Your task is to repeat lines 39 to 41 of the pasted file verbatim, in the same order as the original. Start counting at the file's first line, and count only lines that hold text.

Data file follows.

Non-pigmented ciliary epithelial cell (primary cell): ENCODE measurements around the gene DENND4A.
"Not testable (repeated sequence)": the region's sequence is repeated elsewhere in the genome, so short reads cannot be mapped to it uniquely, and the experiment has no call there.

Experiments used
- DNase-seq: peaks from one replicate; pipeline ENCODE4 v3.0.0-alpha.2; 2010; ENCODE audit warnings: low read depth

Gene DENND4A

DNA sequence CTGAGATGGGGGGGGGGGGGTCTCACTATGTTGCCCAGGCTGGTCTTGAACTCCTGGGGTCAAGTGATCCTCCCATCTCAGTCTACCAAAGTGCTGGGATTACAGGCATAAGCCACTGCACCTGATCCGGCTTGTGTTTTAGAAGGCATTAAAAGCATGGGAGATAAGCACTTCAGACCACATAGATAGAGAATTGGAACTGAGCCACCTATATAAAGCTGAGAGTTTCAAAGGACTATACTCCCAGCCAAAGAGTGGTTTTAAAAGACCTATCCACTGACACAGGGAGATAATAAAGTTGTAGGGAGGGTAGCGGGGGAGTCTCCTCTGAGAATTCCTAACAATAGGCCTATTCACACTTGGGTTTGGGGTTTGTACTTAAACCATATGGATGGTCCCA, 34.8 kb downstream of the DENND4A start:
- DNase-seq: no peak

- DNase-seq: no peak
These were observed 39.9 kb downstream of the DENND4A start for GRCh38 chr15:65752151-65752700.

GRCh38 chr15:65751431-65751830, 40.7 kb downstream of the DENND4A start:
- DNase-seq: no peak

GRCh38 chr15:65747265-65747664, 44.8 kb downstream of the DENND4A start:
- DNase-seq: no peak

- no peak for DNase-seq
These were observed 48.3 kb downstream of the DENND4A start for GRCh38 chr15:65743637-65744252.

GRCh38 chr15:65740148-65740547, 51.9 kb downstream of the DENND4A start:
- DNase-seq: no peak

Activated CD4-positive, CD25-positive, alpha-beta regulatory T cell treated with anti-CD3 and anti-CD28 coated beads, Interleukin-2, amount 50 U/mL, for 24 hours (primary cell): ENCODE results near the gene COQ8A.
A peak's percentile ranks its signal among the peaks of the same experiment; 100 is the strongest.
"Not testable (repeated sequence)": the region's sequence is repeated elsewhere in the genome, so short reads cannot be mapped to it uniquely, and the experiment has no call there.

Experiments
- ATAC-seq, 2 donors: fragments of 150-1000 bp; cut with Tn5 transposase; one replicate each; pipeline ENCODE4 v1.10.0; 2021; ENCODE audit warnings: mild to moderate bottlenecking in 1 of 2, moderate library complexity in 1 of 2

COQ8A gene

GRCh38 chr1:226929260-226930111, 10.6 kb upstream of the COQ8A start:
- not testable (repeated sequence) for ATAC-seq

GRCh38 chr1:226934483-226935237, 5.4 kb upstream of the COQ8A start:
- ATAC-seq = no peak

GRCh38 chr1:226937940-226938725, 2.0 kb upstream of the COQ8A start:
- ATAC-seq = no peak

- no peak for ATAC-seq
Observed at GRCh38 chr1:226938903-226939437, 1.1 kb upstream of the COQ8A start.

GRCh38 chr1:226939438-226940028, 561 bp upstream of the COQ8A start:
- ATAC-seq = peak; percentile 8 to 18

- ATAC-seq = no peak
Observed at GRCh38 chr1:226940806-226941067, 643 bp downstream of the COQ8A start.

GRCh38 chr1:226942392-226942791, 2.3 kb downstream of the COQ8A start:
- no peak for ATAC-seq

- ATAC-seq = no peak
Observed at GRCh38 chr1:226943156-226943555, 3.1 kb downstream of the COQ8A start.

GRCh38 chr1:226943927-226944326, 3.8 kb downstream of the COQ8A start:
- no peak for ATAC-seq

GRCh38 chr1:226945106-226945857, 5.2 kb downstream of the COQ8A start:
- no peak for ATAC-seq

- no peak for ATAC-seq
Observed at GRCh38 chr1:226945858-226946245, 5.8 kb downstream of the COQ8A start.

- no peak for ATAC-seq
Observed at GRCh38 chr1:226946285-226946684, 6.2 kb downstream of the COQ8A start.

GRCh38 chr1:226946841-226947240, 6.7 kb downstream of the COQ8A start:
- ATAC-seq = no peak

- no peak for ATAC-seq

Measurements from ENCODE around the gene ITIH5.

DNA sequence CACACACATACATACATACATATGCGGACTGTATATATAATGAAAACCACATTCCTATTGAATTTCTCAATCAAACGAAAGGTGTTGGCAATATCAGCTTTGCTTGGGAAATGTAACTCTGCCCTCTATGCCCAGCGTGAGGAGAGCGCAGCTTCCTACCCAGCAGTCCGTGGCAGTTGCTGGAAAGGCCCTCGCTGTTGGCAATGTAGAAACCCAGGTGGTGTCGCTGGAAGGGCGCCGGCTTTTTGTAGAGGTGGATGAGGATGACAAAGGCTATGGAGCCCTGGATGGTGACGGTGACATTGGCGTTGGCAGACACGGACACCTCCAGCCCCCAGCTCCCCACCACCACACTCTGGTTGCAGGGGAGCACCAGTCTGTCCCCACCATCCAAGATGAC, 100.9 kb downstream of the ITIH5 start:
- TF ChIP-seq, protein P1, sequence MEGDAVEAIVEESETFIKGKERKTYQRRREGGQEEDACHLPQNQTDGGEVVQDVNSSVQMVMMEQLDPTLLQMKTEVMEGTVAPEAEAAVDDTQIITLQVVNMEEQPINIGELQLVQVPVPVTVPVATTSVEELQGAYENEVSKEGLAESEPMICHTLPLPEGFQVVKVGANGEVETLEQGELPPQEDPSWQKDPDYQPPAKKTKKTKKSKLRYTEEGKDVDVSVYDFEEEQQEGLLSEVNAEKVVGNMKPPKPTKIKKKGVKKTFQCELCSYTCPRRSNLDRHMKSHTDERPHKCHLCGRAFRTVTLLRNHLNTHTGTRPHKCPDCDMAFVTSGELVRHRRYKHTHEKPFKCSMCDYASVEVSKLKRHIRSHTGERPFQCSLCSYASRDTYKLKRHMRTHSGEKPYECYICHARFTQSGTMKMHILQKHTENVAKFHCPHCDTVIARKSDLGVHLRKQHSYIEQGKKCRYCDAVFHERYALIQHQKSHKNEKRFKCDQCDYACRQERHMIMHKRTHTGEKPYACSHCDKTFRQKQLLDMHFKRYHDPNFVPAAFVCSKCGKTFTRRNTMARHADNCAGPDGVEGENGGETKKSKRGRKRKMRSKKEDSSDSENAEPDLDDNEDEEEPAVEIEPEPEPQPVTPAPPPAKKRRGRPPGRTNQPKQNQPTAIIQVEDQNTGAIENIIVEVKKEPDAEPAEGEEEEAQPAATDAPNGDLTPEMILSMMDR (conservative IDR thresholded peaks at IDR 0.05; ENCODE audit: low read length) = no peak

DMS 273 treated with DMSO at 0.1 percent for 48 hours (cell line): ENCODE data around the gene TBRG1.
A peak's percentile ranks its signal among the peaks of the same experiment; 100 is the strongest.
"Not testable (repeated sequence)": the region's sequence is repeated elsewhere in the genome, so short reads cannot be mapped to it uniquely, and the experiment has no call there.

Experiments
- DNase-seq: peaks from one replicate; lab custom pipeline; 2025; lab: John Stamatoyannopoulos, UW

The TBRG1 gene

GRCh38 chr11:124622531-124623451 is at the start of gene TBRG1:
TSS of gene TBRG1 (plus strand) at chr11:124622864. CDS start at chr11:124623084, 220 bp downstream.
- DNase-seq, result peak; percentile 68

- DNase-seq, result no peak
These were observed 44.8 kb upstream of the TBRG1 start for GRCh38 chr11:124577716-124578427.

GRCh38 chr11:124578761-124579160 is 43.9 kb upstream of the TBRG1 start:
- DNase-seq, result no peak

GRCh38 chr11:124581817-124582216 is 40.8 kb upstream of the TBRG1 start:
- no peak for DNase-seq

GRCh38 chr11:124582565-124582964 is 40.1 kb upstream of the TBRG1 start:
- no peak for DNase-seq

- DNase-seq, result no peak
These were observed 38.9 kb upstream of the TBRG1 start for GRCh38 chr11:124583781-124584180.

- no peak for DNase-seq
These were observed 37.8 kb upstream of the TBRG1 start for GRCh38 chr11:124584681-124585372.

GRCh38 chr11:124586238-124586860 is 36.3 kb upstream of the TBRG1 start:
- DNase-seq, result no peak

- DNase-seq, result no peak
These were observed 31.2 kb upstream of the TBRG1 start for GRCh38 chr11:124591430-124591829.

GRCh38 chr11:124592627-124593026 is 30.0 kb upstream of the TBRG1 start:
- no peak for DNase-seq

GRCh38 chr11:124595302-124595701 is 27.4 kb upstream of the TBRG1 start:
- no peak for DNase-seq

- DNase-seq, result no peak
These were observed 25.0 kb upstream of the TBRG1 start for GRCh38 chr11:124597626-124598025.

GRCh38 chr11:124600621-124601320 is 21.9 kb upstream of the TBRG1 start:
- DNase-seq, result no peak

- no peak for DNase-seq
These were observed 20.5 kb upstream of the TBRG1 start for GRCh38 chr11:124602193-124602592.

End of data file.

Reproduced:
Observed at GRCh38 chr1:226943156-226943555, 3.1 kb downstream of the COQ8A start.

GRCh38 chr1:226943927-226944326, 3.8 kb downstream of the COQ8A start:
- no peak for ATAC-seq